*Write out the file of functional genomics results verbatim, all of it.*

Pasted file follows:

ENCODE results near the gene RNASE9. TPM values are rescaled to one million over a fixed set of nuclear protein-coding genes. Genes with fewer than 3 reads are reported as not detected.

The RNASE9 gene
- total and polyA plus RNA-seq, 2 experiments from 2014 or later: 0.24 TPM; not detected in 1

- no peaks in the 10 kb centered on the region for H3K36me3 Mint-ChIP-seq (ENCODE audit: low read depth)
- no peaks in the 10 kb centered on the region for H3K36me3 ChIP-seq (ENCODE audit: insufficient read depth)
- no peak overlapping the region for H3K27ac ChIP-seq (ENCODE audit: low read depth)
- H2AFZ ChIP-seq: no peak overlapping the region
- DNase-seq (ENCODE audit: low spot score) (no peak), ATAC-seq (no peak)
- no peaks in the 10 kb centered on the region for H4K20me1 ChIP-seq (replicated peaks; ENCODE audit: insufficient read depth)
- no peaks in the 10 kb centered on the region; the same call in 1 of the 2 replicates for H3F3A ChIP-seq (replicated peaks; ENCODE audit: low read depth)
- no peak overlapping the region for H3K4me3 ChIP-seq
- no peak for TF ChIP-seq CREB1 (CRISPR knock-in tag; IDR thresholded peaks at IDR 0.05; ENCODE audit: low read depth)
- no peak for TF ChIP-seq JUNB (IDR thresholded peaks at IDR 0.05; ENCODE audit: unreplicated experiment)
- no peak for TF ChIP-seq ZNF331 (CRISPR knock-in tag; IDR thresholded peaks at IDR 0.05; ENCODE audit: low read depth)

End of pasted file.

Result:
ENCODE results near the gene RNASE9. TPM values are rescaled to one million over a fixed set of nuclear protein-coding genes. Genes with fewer than 3 reads are reported as not detected.

The RNASE9 gene
- total and polyA plus RNA-seq, 2 experiments from 2014 or later: 0.24 TPM; not detected in 1

- no peaks in the 10 kb centered on the region for H3K36me3 Mint-ChIP-seq (ENCODE audit: low read depth)
- no peaks in the 10 kb centered on the region for H3K36me3 ChIP-seq (ENCODE audit: insufficient read depth)
- no peak overlapping the region for H3K27ac ChIP-seq (ENCODE audit: low read depth)
- H2AFZ ChIP-seq: no peak overlapping the region
- DNase-seq (ENCODE audit: low spot score) (no peak), ATAC-seq (no peak)
- no peaks in the 10 kb centered on the region for H4K20me1 ChIP-seq (replicated peaks; ENCODE audit: insufficient read depth)
- no peaks in the 10 kb centered on the region; the same call in 1 of the 2 replicates for H3F3A ChIP-seq (replicated peaks; ENCODE audit: low read depth)
- no peak overlapping the region for H3K4me3 ChIP-seq
- no peak for TF ChIP-seq CREB1 (CRISPR knock-in tag; IDR thresholded peaks at IDR 0.05; ENCODE audit: low read depth)
- no peak for TF ChIP-seq JUNB (IDR thresholded peaks at IDR 0.05; ENCODE audit: unreplicated experiment)
- no peak for TF ChIP-seq ZNF331 (CRISPR knock-in tag; IDR thresholded peaks at IDR 0.05; ENCODE audit: low read depth)